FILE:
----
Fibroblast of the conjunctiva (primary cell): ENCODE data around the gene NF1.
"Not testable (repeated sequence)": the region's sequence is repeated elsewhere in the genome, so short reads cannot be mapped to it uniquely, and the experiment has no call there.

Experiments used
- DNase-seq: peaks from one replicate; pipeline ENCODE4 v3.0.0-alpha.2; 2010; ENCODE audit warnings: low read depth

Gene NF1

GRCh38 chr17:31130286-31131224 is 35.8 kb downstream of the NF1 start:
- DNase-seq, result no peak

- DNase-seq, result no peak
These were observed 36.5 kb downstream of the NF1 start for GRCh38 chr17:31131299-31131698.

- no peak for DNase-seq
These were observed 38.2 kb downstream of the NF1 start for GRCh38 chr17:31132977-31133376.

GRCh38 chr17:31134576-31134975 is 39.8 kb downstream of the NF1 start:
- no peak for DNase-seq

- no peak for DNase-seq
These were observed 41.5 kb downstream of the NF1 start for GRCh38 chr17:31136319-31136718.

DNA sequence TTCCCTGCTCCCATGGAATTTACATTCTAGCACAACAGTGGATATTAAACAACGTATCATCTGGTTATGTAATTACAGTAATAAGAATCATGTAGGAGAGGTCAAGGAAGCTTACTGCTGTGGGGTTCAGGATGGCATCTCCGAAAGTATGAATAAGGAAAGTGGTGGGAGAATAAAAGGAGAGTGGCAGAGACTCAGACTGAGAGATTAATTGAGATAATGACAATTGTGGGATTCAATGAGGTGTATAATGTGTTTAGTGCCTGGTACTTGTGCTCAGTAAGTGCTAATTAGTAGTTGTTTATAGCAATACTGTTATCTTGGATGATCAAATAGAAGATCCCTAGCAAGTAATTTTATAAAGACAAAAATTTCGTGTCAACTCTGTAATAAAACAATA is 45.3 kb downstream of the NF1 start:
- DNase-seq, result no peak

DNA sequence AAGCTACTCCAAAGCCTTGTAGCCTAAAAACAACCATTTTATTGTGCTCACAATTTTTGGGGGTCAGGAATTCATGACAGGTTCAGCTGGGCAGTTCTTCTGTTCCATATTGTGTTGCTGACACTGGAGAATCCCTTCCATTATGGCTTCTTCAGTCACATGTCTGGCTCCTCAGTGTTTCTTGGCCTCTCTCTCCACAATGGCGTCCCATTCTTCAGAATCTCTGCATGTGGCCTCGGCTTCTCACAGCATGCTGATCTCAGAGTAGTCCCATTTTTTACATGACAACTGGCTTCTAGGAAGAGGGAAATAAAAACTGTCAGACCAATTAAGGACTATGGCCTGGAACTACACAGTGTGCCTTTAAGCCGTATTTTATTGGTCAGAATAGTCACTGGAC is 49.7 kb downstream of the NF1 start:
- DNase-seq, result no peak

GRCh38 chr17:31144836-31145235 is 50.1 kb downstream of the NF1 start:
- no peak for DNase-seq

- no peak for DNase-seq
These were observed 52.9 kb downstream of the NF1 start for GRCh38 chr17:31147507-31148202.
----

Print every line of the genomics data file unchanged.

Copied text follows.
Fibroblast of the conjunctiva (primary cell): ENCODE data around the gene NF1.
"Not testable (repeated sequence)": the region's sequence is repeated elsewhere in the genome, so short reads cannot be mapped to it uniquely, and the experiment has no call there.

Experiments used
- DNase-seq: peaks from one replicate; pipeline ENCODE4 v3.0.0-alpha.2; 2010; ENCODE audit warnings: low read depth

Gene NF1

GRCh38 chr17:31130286-31131224 is 35.8 kb downstream of the NF1 start:
- DNase-seq, result no peak

- DNase-seq, result no peak
These were observed 36.5 kb downstream of the NF1 start for GRCh38 chr17:31131299-31131698.

- no peak for DNase-seq
These were observed 38.2 kb downstream of the NF1 start for GRCh38 chr17:31132977-31133376.

GRCh38 chr17:31134576-31134975 is 39.8 kb downstream of the NF1 start:
- no peak for DNase-seq

- no peak for DNase-seq
These were observed 41.5 kb downstream of the NF1 start for GRCh38 chr17:31136319-31136718.

DNA sequence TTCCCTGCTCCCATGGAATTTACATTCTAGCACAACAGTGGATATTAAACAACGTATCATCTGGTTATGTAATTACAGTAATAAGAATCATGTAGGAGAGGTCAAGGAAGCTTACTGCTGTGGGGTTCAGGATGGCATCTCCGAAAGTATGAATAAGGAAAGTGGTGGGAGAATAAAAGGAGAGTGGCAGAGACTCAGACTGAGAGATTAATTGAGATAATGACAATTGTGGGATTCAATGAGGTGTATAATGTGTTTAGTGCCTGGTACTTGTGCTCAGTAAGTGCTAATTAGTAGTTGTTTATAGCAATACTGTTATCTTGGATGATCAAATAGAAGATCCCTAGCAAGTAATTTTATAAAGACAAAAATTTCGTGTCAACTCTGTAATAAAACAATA is 45.3 kb downstream of the NF1 start:
- DNase-seq, result no peak

DNA sequence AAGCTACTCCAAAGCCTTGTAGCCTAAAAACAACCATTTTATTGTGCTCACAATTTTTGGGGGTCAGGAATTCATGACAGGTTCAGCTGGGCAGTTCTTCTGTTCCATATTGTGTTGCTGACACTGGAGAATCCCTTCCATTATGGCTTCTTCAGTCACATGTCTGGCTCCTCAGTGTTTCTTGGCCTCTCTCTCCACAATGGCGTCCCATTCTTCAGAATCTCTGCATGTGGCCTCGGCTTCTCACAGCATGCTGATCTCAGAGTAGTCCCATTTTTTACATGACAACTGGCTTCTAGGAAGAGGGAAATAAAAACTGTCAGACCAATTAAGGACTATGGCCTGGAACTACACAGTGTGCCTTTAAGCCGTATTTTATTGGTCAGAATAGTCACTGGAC is 49.7 kb downstream of the NF1 start:
- DNase-seq, result no peak

GRCh38 chr17:31144836-31145235 is 50.1 kb downstream of the NF1 start:
- no peak for DNase-seq

- no peak for DNase-seq
These were observed 52.9 kb downstream of the NF1 start for GRCh38 chr17:31147507-31148202.